Experts don’t know precisely why, but blood coagulates more easily as people age, increasing the likelihood of stroke, heart attack or pulmonary embolism. To prevent this, doctors often prescribe one of the many types of blood thinners so caregivers will need to know the following diet, exercise and safety tips to best advocate for a healthy lifestyle.
Anyone taking blood thinners will need to adjust to the new medicine, considering everything from broccoli salad to nail clippers. Some foods, other medications or supplements may interfere with the life-saving effects of anticoagulants – the other term for blood thinners – rendering them more powerful or less effective against unhealthy clotting that may endanger brains, hearts, major arteries and lungs.
Diet considerations for older adults taking blood thinners
Caregivers want to fix healthy, plant-centered meals, but some foods high in vitamin K may interfere with certain blood thinners, decreasing the effectiveness of the medicine.
Tip 1: We may not serve up kale chips, but dark leafy greens in excess boast abundant amounts of vitamin K (as do full-fat dairy products). While shaved Brussels sprouts salad tastes fabulous, as do strawberry-arugula or spinach salad, roasted broccoli with parmesan, and tabbouleh with lots of lemon and parsley, and aren’t evil, it’s not wise to incorporate them into the menu too often.
The standing advice is to maintain healthy eating habits without increasing or decreasing servings of dark green veggies. Consider using lower-fat dairy products, which contain much lower levels of vitamin K. Ask your doctor for an appointment with a dietician as well as if vitamin K interferes with the specific prescription. Not all anticoagulants work the same.
Tip 2: Grapefruit juice can affect one popular blood thinner, Warfarin (along with some cholesterol-lowering drugs such as statins). Grapefruit in high amounts allows more of the drug to enter the body’s system, intensifying its strength.
Tip 3: Moderate or avoid alcohol intake based on the doctor’s advice. One glass of wine or beer may be okay, but alcohol increases fall risks and may interfere with blood thinners.
OTC medication and supplement interactions with blood thinners
Tip 4: Garlic, Asian ginseng, St. John’s wort, waw palmetto, evening primrose, cCoenzyme Q10 and danshen are among the top supplements that Mayo Clinic advises patients on Warfarin to avoid. Many of these also thin the blood, which can increase the risk of bleeding. Some other common supplements that interfere include grapeseed oil, turmeric, ginger, ginkgo biloba and vitamin E.
Tip 5: Over-the-counter medicines can also cause further bleeding, especially any that contain aspirin. The government Agency for Healthcare Research and Quality provides a list of medicines that interact including the name brand and generic versions of Advil (ibuprofen), Aleve (naproxen), Alka-Seltzer (aspirin), Excedrin (acetaminophen), ex-lax, Midol (acetaminophen), Motrin (ibuprofen), Nuprin (ibuprofen), Pamprin HB (acetaminophen), Pepto Bismol, Sine-Off (acetaminophen), Tagamet HB (cimetidine) and Tylenol (acetaminophen).
Tip 6: It’s best practice to let every doctor caring for your loved one know what medicines are prescribed since doctors should be well-versed on which prescriptions may interfere with others. For instance, makers of the new Alzheimer’s drug Leqembi (lecanemab) urge doctors to monitor patients on blood thinners to ensure interactions won’t endanger lives.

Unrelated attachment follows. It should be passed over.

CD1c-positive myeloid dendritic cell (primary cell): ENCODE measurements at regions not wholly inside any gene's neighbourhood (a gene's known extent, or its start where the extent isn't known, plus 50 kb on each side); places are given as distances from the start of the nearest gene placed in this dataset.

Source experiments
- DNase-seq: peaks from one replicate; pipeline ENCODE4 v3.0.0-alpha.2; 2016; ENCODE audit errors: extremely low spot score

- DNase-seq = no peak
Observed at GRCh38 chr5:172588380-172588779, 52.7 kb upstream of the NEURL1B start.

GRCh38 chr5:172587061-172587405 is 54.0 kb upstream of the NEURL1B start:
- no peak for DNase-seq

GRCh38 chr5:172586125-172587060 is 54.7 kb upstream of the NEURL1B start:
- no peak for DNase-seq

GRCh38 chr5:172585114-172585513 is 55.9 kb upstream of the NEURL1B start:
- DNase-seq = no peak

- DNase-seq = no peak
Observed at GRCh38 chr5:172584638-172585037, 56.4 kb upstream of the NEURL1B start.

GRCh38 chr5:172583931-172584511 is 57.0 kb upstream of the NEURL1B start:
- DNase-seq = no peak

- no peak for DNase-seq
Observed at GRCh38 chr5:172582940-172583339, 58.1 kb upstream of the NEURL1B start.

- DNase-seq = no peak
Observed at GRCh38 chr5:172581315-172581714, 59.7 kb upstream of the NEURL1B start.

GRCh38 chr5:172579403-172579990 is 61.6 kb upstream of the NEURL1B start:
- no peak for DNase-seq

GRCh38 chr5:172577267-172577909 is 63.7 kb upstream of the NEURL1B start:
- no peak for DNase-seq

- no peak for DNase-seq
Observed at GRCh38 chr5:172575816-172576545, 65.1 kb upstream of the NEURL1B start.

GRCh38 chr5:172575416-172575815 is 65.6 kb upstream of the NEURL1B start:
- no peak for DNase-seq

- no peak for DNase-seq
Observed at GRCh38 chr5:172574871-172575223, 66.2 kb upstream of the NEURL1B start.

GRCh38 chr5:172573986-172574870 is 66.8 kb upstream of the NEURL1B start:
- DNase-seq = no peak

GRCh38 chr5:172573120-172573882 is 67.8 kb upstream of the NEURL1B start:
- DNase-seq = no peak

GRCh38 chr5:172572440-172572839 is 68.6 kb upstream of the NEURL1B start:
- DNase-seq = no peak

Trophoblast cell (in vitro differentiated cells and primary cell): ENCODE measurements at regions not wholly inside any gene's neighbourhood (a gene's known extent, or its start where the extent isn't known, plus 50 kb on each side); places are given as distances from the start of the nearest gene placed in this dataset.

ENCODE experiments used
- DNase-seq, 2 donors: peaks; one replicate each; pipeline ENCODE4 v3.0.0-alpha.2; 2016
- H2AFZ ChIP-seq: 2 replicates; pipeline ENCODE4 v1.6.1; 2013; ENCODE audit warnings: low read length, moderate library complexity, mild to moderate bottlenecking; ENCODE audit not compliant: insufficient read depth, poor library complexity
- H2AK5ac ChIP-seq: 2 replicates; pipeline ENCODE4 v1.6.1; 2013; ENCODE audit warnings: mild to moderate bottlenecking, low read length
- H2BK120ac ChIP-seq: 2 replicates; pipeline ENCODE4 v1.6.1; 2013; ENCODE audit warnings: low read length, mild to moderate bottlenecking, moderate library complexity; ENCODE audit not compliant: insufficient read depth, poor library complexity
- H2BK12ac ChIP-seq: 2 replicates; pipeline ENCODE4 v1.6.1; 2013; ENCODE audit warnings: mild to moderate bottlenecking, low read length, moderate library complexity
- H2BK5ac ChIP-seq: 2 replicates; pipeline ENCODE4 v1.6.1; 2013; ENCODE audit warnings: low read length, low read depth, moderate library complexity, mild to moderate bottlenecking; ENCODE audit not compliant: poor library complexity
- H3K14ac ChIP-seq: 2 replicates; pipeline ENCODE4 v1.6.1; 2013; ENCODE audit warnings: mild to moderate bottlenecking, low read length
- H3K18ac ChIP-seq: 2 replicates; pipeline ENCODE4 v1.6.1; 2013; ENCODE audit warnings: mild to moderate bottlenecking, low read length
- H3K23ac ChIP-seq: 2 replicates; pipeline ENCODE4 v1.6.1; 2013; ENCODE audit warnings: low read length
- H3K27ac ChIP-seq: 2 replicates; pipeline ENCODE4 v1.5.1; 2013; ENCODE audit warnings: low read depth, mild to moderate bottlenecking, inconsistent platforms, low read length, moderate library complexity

Exercise considerations for older adults on blood thinners
Tip 7: Stay active but ask about high-intensity activities such as running. Exercise and a healthy diet will help prevent both mental and physical ailments. Though most older people will avoid high-impact sports such as hockey, soccer, skiing and football, any exercise where a fall is likely could trigger internal bleeding. Since blood thinners may result in a slightly elevated risk of internal bleeding, any fall is a risk. If your loved one falls, call the doctor, even if there is no evidence of bruising.
Tip 8: The best exercises for those on blood thinners are tai chi, pilates, yoga, weight training, walking, biking and swimming. These activities can elevate heart rates and strengthen the heart and lungs, which improves all health systems.
Safety for older adults taking blood thinners
Tip 9: Avoid opportunities that cause bleeding indoors. Some of the risks come from knives, scissors, nail clippers and even dental tools. Opt for electric razors, soft bristle toothbrushes, wax dental floss and safety nail clippers. (Or better yet, use a podiatrist or manicurist to trim nails, corns and calluses.) The risk of bleeding is higher, so any possible abrasion should be paired with extra caution.
Tip 10: To avoid injury outdoors, use gardening gloves. Digging in dirt can lead to unexpected lacerations and sharp gardening tools may be too risky. Wear non-skid shoes and avoid icy walks. (By the way, non-skid shoes are a great idea indoors as well.)
These small tweaks contribute to living the BEST life. BEST as in:
- Be Careful- As noted above.
- Eat Right- Eat healthily.
- Stick to a Routine- Note that taking medications at the same time daily matters. If you miss by a few hours, take the medication, but if you miss a day, don’t double up. Never skip. Never double up. Call the physician if in doubt.
- Test Regularly- Work with your physician to ensure that a patient’s blood is too thin, or clotting.